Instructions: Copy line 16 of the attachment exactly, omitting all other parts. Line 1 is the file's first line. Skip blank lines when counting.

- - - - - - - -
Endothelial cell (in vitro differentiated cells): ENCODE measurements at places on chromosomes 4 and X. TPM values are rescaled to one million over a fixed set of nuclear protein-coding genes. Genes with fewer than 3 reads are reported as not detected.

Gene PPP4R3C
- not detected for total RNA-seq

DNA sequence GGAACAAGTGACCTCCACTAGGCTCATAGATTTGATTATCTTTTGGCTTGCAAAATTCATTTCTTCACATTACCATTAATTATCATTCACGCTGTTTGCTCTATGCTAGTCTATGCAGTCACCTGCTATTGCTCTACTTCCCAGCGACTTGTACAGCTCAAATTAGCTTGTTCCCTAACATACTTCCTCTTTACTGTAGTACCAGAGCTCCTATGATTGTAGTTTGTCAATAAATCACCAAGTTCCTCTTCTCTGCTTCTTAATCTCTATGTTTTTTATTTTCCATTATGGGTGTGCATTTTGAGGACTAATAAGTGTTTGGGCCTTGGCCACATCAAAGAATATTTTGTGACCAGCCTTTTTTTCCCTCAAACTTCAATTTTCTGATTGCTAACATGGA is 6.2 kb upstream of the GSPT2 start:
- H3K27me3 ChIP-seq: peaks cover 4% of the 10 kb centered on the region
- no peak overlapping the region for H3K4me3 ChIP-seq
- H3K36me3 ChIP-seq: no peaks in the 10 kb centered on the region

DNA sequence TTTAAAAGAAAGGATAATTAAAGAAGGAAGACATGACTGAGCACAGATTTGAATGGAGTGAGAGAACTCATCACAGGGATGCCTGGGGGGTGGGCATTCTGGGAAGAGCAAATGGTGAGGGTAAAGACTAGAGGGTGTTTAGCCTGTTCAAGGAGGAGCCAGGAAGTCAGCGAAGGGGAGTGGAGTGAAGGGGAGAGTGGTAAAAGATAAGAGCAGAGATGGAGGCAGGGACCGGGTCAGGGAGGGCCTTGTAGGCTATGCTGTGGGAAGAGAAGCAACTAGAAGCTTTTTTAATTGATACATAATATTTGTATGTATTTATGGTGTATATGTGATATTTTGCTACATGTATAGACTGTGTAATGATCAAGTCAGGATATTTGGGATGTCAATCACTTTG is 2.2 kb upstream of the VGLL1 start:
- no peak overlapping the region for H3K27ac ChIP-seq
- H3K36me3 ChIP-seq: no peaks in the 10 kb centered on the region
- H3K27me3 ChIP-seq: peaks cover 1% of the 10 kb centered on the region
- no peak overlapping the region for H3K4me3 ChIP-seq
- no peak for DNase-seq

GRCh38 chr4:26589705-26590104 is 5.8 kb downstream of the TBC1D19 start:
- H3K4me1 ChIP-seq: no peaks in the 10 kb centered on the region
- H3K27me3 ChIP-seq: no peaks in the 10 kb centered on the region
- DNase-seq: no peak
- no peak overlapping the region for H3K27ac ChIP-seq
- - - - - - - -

- H3K27me3 ChIP-seq: no peaks in the 10 kb centered on the region